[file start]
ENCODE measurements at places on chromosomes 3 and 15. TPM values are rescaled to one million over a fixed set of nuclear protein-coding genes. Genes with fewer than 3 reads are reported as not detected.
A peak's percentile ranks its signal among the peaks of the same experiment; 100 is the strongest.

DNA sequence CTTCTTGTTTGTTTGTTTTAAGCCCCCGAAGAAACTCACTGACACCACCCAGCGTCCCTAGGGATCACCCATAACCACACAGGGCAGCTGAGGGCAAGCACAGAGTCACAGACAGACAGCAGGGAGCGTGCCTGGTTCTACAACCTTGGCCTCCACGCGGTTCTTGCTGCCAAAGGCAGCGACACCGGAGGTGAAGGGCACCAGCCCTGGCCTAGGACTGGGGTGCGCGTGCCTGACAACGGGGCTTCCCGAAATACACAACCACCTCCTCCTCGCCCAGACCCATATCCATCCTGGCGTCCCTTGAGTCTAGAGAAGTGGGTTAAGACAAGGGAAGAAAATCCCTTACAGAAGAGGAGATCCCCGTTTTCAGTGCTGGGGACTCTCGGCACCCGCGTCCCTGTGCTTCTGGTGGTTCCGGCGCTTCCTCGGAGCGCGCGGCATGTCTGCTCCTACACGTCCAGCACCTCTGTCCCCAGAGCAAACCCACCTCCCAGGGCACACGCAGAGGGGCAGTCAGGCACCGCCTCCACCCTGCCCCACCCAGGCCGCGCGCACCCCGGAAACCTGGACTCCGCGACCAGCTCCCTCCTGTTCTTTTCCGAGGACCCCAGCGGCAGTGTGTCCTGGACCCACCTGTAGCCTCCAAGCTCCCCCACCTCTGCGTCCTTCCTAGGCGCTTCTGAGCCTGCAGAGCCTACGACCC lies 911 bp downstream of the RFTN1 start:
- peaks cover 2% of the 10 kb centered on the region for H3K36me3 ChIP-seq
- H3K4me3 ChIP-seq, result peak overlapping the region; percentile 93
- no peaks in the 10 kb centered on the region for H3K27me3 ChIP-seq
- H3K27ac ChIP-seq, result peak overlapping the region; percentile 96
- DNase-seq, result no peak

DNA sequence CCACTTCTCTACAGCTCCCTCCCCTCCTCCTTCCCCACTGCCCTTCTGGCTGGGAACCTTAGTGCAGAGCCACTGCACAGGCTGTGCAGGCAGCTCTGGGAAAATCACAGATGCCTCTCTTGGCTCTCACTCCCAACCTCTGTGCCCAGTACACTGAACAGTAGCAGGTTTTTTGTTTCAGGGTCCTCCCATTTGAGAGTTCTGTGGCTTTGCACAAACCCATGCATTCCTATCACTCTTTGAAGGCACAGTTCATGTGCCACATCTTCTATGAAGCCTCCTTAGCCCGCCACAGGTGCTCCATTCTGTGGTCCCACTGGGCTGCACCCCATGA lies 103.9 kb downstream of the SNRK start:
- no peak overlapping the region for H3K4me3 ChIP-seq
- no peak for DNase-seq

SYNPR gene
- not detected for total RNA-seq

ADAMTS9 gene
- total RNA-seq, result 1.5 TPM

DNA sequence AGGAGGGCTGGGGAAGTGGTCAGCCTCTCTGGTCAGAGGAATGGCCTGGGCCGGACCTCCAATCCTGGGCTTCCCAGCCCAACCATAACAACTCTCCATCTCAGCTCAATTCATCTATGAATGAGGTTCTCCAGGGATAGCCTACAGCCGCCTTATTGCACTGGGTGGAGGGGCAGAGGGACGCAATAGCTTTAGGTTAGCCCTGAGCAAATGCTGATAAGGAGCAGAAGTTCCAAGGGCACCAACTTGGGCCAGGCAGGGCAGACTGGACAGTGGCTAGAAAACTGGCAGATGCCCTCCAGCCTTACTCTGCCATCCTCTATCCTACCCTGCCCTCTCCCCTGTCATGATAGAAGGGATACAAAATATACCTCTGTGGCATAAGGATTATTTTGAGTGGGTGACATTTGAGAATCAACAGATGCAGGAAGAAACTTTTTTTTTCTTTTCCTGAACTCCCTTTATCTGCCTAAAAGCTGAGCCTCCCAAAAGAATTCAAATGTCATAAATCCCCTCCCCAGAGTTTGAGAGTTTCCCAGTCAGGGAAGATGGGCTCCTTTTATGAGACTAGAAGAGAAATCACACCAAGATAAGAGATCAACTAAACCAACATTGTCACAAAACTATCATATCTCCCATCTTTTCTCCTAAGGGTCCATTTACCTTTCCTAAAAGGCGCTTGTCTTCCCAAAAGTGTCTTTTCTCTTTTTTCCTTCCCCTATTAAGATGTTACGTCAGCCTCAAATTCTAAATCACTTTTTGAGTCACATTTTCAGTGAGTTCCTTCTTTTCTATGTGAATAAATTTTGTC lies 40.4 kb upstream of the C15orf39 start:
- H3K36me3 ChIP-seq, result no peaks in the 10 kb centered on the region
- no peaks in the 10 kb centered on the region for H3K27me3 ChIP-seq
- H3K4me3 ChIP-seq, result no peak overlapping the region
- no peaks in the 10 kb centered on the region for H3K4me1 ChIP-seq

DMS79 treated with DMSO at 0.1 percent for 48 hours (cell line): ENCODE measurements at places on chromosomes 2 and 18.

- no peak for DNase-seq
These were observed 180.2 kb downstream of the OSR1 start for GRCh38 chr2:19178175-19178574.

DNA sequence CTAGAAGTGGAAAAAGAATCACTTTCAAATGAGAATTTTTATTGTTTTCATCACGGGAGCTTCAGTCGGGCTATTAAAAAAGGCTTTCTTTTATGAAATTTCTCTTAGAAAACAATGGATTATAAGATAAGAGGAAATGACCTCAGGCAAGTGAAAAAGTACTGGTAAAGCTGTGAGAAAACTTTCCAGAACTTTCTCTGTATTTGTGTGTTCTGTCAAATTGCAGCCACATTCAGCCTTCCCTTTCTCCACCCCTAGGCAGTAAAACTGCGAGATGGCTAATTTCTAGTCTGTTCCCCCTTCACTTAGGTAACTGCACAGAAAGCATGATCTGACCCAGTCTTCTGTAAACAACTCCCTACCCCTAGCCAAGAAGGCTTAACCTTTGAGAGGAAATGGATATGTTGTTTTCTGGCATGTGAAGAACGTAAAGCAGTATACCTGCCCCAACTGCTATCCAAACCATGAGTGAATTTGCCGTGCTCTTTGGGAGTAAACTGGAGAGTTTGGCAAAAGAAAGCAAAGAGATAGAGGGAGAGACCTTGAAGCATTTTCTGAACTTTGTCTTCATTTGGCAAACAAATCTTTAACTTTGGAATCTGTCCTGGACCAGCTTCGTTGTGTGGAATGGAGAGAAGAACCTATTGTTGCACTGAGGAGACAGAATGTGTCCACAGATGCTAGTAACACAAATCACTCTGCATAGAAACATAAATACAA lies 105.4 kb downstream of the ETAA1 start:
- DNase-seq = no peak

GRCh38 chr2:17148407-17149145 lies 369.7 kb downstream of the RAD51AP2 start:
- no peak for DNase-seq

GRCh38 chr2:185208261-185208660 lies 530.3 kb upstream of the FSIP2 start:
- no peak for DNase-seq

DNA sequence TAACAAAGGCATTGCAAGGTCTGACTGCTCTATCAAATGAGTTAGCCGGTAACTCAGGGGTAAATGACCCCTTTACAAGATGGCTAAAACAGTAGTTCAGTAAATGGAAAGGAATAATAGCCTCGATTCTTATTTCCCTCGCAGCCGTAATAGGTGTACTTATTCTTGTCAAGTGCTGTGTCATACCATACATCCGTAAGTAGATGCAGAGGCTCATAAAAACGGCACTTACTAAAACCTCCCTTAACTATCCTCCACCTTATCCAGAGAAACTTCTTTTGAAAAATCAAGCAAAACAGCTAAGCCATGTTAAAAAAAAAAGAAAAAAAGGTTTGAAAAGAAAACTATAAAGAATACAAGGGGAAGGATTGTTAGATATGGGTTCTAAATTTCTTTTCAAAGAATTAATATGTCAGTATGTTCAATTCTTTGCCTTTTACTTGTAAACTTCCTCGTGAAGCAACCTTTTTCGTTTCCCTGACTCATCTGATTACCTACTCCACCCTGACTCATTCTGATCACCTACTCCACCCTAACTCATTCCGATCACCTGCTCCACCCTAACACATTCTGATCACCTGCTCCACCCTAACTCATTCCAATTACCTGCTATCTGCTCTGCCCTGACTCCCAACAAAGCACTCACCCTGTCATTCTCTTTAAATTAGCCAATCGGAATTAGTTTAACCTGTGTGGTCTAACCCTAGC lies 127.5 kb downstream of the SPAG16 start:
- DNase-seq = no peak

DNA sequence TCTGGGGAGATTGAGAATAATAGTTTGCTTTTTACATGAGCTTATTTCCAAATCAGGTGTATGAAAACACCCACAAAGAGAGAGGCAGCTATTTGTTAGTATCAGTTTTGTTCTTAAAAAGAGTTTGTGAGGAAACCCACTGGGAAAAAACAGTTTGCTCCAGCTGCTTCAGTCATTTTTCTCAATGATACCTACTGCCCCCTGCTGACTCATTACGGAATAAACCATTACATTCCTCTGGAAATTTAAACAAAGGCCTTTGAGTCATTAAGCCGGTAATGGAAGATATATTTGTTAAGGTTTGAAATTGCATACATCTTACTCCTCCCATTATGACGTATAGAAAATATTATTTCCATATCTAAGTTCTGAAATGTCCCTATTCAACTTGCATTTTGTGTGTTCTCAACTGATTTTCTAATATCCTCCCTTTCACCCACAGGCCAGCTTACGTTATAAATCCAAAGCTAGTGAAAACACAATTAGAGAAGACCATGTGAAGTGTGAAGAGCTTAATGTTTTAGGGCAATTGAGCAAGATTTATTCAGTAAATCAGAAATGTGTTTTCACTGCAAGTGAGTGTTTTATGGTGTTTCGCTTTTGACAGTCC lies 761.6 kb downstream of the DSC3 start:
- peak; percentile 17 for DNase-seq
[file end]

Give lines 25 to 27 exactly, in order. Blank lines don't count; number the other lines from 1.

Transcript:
- DNase-seq = no peak

GRCh38 chr2:17148407-17149145 lies 369.7 kb downstream of the RAD51AP2 start:
- no peak for DNase-seq